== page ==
On Wednesday, Ruth Ozeki won the 2022 Women’s Prize for Fiction for her novel, The Book of Form and Emptiness. She was in the shortlist with five other authors. Undoubtedly, Ozeki is a gifted writer but, is The Book of Form and Emptiness her best work yet?

Benny Oh is a twelve year old boy who hears objects talking. His mother, once happy and healthy, starts hoarding things and gaining weight. These are the direct outcomes of the untimely death of Benji’s beloved father, Kenny Oh. Life is tough but there are books, libraries, and Zen wisdom to turn to.

Benji’s mother, Annabelle, becomes a hoarder by chance – kitchenware, snow globes, newspapers – anything and everything is collected in hopes of filling the void left by her husband. Kenny was a musician and Benny makes up for his father’s silences by hearing the voices of inanimate objects like coffee cups and pencils. In a way, things speak to both Anabelle and Benny.

The voices are insistent (and insolent) until Benny can no longer bear it. A doctor decides that it is best to ship off Benny to a pediatric psychiatry ward.

“The minute I walk through the door of a Starbucks, the overhead fluorescent fixtures start buzzing with this anxiety of meaning, and the coffee beans start screaming, and I’m literally assaulted by the pain of paper cups and plastic straws.”

There he meets a girl named The Aleph. Out after a few weeks of psychiatric care, Benny strikes up an unusual friendship with a homeless man, who according to The Aleph, is “a super famous poet in Slovenia”. The hobo is also supposed to be a philosopher and revolutionary, and The Aleph, an ethereal free spirit. This is an odd triumvirate. Even though the homeless man is an adult, he is not the authoritative voice of the group.

“It’s not him that’s crazy,” she tells him. “It’s the…world we live in. It’s capitalism that’s crazy. It’s neoliberalism, and materialism, and our…consumer culture that’s crazy.” 

Ozeki offers an interesting solution to the conundrum – the voice of the adult third-person belongs to Benny’s Book. It is unclear as to how this particular book was chosen to tell Benny’s story but it’s their interaction that holds all the narratives together. Sounds complicated? It really isn’t. Think of the Book as a landing on a flight of stairs where you pause for a moment to catch your breath – the voice of the Book prepares the reader (and Benny) for what’s coming next.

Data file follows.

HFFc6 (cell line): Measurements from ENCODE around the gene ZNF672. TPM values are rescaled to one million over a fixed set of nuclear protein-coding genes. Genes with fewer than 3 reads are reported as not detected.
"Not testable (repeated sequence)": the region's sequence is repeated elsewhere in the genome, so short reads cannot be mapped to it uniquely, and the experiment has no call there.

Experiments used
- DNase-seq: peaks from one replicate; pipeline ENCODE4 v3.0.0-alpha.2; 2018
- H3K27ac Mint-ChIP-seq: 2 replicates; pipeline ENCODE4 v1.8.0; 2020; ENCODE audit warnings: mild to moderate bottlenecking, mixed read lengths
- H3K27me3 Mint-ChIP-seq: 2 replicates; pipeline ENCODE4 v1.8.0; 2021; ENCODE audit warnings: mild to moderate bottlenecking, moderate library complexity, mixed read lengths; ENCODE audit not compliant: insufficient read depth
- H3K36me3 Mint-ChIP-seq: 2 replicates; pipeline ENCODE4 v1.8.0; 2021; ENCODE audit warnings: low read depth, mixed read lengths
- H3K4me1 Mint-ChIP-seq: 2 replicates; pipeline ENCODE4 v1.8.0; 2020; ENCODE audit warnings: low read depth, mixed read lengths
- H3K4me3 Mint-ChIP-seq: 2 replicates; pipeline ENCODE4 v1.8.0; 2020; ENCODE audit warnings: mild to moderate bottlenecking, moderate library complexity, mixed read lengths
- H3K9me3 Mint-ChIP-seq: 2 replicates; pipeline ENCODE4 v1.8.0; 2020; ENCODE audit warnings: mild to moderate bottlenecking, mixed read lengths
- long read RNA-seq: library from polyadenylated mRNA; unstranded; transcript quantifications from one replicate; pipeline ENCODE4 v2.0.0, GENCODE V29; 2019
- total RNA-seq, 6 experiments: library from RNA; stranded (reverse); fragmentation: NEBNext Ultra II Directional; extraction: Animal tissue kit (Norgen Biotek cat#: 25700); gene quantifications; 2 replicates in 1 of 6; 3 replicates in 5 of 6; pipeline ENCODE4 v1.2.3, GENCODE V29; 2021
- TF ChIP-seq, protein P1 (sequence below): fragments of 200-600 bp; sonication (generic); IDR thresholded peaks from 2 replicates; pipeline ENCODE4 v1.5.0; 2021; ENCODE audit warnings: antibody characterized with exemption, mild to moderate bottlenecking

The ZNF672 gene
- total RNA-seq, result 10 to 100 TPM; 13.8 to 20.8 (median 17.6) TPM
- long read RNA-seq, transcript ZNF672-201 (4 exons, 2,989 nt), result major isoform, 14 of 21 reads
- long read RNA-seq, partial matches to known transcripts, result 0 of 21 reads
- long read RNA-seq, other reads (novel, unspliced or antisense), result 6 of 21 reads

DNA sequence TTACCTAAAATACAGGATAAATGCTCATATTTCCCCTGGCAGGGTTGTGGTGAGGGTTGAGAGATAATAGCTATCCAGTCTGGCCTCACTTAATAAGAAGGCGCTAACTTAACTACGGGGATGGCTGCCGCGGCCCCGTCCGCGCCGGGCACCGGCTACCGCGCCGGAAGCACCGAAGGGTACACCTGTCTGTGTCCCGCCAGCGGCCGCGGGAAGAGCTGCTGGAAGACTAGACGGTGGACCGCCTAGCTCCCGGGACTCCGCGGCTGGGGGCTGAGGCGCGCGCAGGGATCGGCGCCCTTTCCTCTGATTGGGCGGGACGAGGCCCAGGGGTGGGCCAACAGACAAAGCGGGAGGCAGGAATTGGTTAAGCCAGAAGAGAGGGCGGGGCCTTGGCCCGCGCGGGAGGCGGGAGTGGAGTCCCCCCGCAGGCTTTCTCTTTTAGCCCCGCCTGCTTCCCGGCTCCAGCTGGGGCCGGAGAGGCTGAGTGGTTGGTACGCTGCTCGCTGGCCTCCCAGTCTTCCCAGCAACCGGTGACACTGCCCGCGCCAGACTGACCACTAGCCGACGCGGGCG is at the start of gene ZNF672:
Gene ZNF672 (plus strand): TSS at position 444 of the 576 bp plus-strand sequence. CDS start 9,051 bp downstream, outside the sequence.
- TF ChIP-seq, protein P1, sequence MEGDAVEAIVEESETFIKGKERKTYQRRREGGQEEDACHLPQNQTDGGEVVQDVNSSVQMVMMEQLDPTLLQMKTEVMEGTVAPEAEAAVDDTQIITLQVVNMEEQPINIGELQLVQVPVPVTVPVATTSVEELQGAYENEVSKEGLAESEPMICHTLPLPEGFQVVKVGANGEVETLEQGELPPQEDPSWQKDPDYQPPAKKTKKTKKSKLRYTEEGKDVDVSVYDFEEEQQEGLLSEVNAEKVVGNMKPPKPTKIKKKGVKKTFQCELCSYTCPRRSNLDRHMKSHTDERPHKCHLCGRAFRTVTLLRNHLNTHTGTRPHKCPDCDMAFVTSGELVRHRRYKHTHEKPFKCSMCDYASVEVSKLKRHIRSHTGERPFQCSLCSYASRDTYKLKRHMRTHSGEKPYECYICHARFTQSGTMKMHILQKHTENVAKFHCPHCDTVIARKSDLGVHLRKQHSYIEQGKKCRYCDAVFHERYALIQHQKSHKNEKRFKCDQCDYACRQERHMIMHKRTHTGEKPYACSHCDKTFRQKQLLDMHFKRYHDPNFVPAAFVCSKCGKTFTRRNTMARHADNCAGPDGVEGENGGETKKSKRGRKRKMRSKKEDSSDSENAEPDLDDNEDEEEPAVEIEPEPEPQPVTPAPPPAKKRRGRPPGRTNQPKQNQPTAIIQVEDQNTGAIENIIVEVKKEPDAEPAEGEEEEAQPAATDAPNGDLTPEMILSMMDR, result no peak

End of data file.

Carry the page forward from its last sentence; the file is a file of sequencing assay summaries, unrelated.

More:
As is expected of any authority figure, the Book also tries to find a deeper meaning in Anabelle’s hoarding and the voices that Benny hears. The mother’s hoarding is likened to the looming ecological disasters that have been triggered by human waste and the voices that the son hears is an instruction to acknowledge our kinship with the things around us.

Ozeki the Zen priest Vs Ozeki the writer

Unlike the most stubborn of us, Anabelle and Benny realise that their oddities are a cause of concern. Benny does not protest his institutionalisation and Annabelle turns to “Tidy Magic”, a how-to book for a clutter-free home written by a “real Zen monk.” Ozeki is a Zen Buddhist priest – it is not surprising that she found a way to incorporate elements of Zen teachings in The Book of Form and Emptiness. However, her efforts have a more manufactured feel to it than natural.

Lacking for friends, Anabelle takes to writing to the Zen monk in hopes of comfort and advice. The sections featuring Anabelle are also overrun with excerpts from the “Tidy Magic”. I skipped these parts – they were unnecessary and stuck out like a sore thumb. In these bits, the advocacy for the Zen way of life seems to be the one-size-fit-all solution to very complex problems that the duo is challenged with.

I do not know Ozeki personally but provided that she is a Zen priest, I would like to believe that she too is…Zen. This is not a hasty presumption – she treats each character with great patience and gleans meaning from their peculiarities.